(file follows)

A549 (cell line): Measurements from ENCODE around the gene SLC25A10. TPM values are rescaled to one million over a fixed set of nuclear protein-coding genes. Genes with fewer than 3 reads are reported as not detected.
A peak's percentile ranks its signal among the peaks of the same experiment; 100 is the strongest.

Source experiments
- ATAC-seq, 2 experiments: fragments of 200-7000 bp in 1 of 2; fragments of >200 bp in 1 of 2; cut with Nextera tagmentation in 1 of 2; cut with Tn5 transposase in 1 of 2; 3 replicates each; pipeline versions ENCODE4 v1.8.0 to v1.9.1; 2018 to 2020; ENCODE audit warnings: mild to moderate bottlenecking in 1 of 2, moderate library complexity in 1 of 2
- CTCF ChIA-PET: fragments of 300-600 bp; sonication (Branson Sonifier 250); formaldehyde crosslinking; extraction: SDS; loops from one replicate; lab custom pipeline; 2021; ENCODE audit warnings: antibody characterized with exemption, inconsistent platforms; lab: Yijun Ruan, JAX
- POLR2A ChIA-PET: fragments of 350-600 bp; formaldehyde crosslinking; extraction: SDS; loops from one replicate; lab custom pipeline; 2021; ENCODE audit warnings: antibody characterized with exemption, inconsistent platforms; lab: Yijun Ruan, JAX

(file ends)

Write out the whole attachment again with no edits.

A549 (cell line): Measurements from ENCODE around the gene SLC25A10. TPM values are rescaled to one million over a fixed set of nuclear protein-coding genes. Genes with fewer than 3 reads are reported as not detected.
A peak's percentile ranks its signal among the peaks of the same experiment; 100 is the strongest.

Source experiments
- ATAC-seq, 2 experiments: fragments of 200-7000 bp in 1 of 2; fragments of >200 bp in 1 of 2; cut with Nextera tagmentation in 1 of 2; cut with Tn5 transposase in 1 of 2; 3 replicates each; pipeline versions ENCODE4 v1.8.0 to v1.9.1; 2018 to 2020; ENCODE audit warnings: mild to moderate bottlenecking in 1 of 2, moderate library complexity in 1 of 2
- CTCF ChIA-PET: fragments of 300-600 bp; sonication (Branson Sonifier 250); formaldehyde crosslinking; extraction: SDS; loops from one replicate; lab custom pipeline; 2021; ENCODE audit warnings: antibody characterized with exemption, inconsistent platforms; lab: Yijun Ruan, JAX
- POLR2A ChIA-PET: fragments of 350-600 bp; formaldehyde crosslinking; extraction: SDS; loops from one replicate; lab custom pipeline; 2021; ENCODE audit warnings: antibody characterized with exemption, inconsistent platforms; lab: Yijun Ruan, JAX